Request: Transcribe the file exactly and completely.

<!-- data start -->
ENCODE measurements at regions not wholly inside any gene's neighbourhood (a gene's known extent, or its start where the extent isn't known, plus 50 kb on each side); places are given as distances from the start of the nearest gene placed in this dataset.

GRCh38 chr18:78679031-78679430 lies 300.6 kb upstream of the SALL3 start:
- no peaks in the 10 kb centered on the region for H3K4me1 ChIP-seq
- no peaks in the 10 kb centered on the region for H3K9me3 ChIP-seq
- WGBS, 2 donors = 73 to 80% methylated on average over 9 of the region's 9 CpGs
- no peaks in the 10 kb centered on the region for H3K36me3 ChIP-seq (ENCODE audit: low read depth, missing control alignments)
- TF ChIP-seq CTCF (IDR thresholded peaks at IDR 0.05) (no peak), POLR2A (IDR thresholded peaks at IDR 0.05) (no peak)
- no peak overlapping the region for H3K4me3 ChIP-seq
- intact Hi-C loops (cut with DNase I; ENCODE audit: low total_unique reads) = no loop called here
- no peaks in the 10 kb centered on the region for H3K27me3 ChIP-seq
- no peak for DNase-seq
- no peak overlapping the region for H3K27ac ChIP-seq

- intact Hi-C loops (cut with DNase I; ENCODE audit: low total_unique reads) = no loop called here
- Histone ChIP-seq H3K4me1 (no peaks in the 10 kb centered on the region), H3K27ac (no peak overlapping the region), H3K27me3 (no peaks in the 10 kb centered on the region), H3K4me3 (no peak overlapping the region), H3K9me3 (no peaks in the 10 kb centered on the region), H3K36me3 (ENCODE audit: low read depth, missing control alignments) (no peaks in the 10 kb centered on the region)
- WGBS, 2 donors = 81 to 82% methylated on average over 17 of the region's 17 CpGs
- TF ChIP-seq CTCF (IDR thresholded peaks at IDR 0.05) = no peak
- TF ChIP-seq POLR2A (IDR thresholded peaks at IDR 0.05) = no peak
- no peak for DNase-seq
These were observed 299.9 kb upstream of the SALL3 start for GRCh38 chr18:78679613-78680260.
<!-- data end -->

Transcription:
ENCODE measurements at regions not wholly inside any gene's neighbourhood (a gene's known extent, or its start where the extent isn't known, plus 50 kb on each side); places are given as distances from the start of the nearest gene placed in this dataset.

GRCh38 chr18:78679031-78679430 lies 300.6 kb upstream of the SALL3 start:
- no peaks in the 10 kb centered on the region for H3K4me1 ChIP-seq
- no peaks in the 10 kb centered on the region for H3K9me3 ChIP-seq
- WGBS, 2 donors = 73 to 80% methylated on average over 9 of the region's 9 CpGs
- no peaks in the 10 kb centered on the region for H3K36me3 ChIP-seq (ENCODE audit: low read depth, missing control alignments)
- TF ChIP-seq CTCF (IDR thresholded peaks at IDR 0.05) (no peak), POLR2A (IDR thresholded peaks at IDR 0.05) (no peak)
- no peak overlapping the region for H3K4me3 ChIP-seq
- intact Hi-C loops (cut with DNase I; ENCODE audit: low total_unique reads) = no loop called here
- no peaks in the 10 kb centered on the region for H3K27me3 ChIP-seq
- no peak for DNase-seq
- no peak overlapping the region for H3K27ac ChIP-seq

- intact Hi-C loops (cut with DNase I; ENCODE audit: low total_unique reads) = no loop called here
- Histone ChIP-seq H3K4me1 (no peaks in the 10 kb centered on the region), H3K27ac (no peak overlapping the region), H3K27me3 (no peaks in the 10 kb centered on the region), H3K4me3 (no peak overlapping the region), H3K9me3 (no peaks in the 10 kb centered on the region), H3K36me3 (ENCODE audit: low read depth, missing control alignments) (no peaks in the 10 kb centered on the region)
- WGBS, 2 donors = 81 to 82% methylated on average over 17 of the region's 17 CpGs
- TF ChIP-seq CTCF (IDR thresholded peaks at IDR 0.05) = no peak
- TF ChIP-seq POLR2A (IDR thresholded peaks at IDR 0.05) = no peak
- no peak for DNase-seq
These were observed 299.9 kb upstream of the SALL3 start for GRCh38 chr18:78679613-78680260.